6. gunlaw says:

    My lot were all born at home and no probs except that the Registrar of B D and M wanted to prosecute me forgetting to register the last one within the 40 days limit.

    At age 18, the last one got her PID which was not permanent because she needed to re-apply at 21 and there were no guarantees unless I produced my “tax return” which itself made the Immigration officer ask me if I was a comedian by profession.

    I like the birth reporting form: it includes “open space” as one of the alternatives of birth location.

  7. George Galloway says:

    Penny still not dropping, poor Hemlock lad. Floundering, floundering…

    You still haven’t got it. You’re still living in the past.

    In order to know what’s going on, stop harking past to your past frameworks of reference and ask yourself this question only:

    What would socialists do?

    Remember them?

  8. Joe Blow says:

    I always had a soft spot for those uni-lateral disarmament types. Their ‘birds’ refused to shave their armpits to show solidarity with their suppressed sisters in [fill in hotspot du jour, circa 1978].

  9. Real Tax Payer says:

    @ Maugrim ( but also at all) : I agree !

    ( Actually, Maugrim, I often find we agree. It’s nice to know I’m not entirely alone)

    No matter how much the various forces of law and injured parties bleat, moan and wail, the first thought that sprang to mind when when I read the news at CY’s decision on mainland mums was:


    Sh1T – I don’t pay taxes to subsidize mainland mums , still less to subsidise their offsprings’ PIDs and the extra load that puts on our educational and social services. I’ve nothing in the world against mainland mums who have HK dads ( nor vice versa) , nor their offspring.

    Any HK PID holder is free to marry anyone in the world and we should welcome all spouses to become HK citizens and give them the right to raise their kids here. HK is not a racial society. ( And I am in a mixed marriage)

    So full marks to CY on this first step

    As to the horrible HYK….. now that will be real test of CY’s leadership.

    I look with great interest to see how CY will handle this, but my guess is that he will bide his time to see what donald the duck-out ( now currently promoting enry tang – sorry I meant HK – as a wine market to Chile … ) will do before his innings has drawn to its dismal close.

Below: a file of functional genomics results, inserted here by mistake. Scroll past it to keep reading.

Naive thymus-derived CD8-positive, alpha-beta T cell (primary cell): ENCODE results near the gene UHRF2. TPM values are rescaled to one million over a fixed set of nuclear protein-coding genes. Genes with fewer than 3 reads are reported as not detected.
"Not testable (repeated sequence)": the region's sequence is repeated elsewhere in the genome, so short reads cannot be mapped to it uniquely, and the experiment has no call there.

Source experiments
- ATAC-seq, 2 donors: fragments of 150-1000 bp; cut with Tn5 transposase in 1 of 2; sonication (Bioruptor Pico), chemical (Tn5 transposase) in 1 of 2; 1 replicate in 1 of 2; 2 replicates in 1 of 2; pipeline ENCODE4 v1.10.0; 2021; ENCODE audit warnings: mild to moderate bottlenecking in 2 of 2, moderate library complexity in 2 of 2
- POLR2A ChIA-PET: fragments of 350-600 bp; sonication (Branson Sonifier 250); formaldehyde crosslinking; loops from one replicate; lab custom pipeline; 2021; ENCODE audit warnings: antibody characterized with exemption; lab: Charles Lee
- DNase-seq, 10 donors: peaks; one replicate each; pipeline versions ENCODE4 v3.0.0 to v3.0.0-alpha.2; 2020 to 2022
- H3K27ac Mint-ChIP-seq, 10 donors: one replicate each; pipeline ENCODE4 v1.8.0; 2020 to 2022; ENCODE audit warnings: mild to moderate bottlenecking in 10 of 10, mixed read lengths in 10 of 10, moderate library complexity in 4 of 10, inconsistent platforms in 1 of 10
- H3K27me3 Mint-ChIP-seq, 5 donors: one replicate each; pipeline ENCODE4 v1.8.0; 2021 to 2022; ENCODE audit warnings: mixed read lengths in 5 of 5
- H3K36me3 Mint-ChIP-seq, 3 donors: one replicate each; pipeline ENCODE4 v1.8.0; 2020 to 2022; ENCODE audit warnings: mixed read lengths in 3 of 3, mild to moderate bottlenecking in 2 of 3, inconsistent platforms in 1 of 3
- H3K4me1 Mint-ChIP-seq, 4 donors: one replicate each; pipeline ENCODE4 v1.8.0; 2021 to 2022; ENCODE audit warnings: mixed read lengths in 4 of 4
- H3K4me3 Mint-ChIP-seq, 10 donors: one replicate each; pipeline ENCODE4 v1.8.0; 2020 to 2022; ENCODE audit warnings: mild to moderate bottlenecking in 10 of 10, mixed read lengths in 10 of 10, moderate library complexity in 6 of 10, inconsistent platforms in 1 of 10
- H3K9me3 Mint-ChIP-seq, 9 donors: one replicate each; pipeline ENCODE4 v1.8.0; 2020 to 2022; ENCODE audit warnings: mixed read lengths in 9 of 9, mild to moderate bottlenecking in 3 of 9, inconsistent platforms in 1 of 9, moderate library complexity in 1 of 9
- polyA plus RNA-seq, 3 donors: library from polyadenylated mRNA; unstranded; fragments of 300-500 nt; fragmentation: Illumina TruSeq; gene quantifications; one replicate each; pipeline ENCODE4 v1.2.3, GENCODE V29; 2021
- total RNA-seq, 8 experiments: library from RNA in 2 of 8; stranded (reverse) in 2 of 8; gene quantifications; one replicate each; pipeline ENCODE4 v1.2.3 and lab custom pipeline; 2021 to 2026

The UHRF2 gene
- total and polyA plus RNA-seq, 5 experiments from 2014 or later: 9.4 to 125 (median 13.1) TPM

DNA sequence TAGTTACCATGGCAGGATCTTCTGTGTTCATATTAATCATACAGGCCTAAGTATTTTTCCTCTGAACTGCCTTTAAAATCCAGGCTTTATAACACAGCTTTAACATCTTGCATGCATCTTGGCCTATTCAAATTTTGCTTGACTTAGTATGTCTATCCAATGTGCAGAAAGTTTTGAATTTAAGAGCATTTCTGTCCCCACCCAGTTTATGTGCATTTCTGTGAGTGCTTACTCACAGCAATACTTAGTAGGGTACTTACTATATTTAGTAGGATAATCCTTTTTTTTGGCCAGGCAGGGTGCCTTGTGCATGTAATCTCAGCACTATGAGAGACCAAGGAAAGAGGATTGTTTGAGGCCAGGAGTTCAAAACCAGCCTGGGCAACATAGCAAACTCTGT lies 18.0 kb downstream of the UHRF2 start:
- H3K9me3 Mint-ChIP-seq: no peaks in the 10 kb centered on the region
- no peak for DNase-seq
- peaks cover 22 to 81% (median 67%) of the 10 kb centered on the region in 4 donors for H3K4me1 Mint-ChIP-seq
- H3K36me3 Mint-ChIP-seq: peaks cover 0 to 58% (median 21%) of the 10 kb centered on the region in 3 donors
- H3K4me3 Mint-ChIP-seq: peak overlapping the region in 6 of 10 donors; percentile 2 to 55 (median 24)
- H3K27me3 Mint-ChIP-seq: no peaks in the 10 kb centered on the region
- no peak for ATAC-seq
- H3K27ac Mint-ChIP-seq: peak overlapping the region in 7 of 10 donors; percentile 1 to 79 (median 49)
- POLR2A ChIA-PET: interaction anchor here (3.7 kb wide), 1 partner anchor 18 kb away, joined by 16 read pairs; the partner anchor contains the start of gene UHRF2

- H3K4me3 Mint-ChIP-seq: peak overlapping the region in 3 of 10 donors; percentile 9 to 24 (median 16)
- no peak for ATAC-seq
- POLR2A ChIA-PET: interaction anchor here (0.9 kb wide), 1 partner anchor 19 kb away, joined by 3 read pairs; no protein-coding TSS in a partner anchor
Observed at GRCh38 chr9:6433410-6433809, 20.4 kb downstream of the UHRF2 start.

(Maybe an amnesty is the only practical way given the decades of non-enforcement, but coupled with a huge extra land premium charge and / or fine. But I run ahead of myself )

  10. Real Tax Payer says:

    In late-breaking evening news for those who don’t get the SCMP on-line:

    “Carrie Lam says NO amnesty in the NT because this would compromise the rule of law and make enforcement against illegal structures in the urban areas impossible”

    Seems Carrie is out to make sure enery does fill in his cellar, even if it means blood and tear gas in the NT.

    So tears for the HYK and even more tears for enery (and lisa).

    Well, there’s one Tsang-bred bureaucrat with more balls than most if not all of her current ministerial colleagues, and seeing that all such colleagues are men and Carrie was born a woman, that doesn’t say much for her ministerial colleagues (I mean their balls, of course , as if I would dare to malign their competency as ministers )

    Donald, he only has one ball
    Henry, has two but rather small
    John Tsang. is very high-hung
    But Carrie has more balls than all

    ( Sorry, I could not resist that ” shorts and briefs” related digression )